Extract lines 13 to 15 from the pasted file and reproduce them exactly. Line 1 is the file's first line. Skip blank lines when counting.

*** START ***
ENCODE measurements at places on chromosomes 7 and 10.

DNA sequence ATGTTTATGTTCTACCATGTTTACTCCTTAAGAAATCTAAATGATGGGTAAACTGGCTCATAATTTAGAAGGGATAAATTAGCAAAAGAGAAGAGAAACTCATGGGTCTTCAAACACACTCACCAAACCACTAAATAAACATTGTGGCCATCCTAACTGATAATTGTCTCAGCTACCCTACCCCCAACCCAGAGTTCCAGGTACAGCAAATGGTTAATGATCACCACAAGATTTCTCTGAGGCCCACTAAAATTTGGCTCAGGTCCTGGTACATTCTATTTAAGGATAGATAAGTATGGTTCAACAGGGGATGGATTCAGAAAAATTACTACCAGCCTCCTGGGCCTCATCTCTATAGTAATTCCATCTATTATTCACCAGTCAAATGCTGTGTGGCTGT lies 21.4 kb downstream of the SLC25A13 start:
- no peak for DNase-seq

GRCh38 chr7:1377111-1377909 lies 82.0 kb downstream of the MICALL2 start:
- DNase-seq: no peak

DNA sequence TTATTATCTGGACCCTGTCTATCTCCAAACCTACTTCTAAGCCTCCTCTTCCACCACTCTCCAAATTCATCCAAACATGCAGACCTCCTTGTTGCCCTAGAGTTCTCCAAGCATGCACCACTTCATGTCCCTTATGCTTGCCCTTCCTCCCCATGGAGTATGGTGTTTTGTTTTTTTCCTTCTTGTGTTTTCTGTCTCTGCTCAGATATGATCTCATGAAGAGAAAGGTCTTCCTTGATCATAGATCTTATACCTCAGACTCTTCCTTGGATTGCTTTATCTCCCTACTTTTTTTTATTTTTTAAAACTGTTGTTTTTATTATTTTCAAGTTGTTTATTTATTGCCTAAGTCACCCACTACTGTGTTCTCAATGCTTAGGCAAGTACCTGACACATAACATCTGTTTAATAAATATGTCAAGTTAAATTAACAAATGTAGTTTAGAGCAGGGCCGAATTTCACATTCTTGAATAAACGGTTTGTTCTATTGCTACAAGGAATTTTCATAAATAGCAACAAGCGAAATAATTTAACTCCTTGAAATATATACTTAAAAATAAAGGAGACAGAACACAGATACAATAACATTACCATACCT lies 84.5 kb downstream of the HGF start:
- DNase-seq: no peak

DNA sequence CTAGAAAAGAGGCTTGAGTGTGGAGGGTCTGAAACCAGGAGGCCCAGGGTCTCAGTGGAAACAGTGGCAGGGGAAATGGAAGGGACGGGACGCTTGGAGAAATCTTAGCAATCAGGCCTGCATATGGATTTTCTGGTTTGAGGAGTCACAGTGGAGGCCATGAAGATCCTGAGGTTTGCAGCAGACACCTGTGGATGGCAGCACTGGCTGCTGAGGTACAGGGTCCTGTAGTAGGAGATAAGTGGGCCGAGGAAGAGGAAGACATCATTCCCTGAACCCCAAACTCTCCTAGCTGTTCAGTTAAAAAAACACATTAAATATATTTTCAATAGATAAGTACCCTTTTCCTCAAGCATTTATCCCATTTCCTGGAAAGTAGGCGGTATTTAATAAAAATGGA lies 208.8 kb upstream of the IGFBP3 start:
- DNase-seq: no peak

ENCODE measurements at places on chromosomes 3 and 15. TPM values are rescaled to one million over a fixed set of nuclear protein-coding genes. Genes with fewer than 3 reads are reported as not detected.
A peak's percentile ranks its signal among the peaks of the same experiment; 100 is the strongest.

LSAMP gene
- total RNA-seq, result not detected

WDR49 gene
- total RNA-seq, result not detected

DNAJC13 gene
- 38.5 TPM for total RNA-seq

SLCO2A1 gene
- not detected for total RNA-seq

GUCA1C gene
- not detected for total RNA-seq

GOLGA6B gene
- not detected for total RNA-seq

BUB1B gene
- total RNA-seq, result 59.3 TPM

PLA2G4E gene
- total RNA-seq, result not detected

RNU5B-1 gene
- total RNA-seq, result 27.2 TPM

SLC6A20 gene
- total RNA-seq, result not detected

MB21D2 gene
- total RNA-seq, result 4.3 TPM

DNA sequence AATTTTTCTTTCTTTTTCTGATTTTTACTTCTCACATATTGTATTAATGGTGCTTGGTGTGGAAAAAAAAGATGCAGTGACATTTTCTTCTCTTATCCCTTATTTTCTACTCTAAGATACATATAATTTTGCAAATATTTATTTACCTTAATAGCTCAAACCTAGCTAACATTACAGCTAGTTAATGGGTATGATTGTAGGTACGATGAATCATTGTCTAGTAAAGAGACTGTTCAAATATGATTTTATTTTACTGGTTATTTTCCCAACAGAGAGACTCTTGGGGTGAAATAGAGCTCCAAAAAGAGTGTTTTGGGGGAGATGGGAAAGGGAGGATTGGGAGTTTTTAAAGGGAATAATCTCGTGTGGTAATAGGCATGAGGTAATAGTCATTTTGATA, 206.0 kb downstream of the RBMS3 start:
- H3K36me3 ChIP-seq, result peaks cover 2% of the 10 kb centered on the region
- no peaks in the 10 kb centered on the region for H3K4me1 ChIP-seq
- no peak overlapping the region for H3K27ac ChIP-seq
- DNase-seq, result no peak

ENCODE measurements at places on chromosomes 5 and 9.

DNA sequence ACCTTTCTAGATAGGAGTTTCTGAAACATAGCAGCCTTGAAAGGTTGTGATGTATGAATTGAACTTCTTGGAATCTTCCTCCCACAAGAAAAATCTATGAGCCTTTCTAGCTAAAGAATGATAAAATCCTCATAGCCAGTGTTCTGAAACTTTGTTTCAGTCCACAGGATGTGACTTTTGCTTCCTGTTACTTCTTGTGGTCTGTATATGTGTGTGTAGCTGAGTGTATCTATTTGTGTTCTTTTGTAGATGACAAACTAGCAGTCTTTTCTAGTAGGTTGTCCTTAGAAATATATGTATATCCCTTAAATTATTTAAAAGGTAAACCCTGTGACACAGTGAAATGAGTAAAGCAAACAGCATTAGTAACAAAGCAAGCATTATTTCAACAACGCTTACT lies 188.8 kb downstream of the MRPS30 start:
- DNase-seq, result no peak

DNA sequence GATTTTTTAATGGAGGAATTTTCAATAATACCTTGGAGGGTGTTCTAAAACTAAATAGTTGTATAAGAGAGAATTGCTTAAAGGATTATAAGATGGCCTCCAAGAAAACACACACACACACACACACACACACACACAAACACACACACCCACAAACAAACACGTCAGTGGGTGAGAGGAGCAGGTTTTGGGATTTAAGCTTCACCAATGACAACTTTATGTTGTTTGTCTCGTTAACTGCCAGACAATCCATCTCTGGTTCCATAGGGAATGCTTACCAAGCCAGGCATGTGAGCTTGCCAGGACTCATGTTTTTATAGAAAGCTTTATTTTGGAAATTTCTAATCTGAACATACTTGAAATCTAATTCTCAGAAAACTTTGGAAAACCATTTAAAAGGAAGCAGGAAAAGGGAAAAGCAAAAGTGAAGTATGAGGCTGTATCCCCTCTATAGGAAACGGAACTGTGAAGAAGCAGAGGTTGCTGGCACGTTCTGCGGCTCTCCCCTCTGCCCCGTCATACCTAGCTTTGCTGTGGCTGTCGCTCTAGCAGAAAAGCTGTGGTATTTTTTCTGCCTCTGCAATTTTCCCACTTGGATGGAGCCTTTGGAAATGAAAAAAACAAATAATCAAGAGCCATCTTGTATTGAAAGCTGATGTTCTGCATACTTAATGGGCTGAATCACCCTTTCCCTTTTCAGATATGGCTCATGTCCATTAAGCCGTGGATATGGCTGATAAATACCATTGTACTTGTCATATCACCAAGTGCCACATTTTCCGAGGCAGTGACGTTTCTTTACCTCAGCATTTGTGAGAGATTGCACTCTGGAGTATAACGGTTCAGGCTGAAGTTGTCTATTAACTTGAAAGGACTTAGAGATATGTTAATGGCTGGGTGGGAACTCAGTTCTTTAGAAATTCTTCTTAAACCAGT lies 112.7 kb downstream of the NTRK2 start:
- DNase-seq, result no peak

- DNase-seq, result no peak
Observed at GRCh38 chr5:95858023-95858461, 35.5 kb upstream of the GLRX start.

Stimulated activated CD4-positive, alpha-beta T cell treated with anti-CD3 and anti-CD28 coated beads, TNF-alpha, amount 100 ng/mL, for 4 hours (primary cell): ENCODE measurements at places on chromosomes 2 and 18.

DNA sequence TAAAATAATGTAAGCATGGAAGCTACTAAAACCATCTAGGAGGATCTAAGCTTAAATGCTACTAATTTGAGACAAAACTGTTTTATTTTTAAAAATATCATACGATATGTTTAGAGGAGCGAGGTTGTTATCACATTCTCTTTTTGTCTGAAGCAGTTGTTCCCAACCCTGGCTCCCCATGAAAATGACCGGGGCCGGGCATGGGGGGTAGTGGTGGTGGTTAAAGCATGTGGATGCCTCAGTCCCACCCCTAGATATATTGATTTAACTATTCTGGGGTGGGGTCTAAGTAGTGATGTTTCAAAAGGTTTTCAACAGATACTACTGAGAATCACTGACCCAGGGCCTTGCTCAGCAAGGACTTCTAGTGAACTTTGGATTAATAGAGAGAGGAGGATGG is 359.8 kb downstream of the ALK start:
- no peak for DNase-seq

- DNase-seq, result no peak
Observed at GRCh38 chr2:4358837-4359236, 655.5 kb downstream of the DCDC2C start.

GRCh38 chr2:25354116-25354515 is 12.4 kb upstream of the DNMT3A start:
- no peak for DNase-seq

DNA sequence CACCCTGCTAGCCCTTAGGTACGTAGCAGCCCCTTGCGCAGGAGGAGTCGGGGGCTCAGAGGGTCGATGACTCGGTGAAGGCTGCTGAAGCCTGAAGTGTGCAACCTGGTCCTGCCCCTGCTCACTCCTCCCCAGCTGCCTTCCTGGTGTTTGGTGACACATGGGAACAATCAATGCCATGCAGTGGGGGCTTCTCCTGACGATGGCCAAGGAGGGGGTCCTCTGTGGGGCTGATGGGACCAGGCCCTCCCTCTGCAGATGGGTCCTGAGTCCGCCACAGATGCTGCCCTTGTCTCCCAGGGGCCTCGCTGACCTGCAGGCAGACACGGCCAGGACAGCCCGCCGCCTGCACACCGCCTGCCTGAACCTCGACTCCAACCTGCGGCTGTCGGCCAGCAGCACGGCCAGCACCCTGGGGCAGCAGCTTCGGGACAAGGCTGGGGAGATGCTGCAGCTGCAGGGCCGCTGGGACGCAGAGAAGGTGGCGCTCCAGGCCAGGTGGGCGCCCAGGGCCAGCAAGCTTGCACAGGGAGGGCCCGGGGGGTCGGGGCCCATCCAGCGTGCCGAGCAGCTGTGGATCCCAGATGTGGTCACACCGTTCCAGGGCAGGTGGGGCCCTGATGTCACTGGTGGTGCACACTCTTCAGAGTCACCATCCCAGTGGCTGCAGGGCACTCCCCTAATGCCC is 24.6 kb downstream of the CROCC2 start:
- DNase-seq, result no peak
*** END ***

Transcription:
- total RNA-seq, result not detected

WDR49 gene
- total RNA-seq, result not detected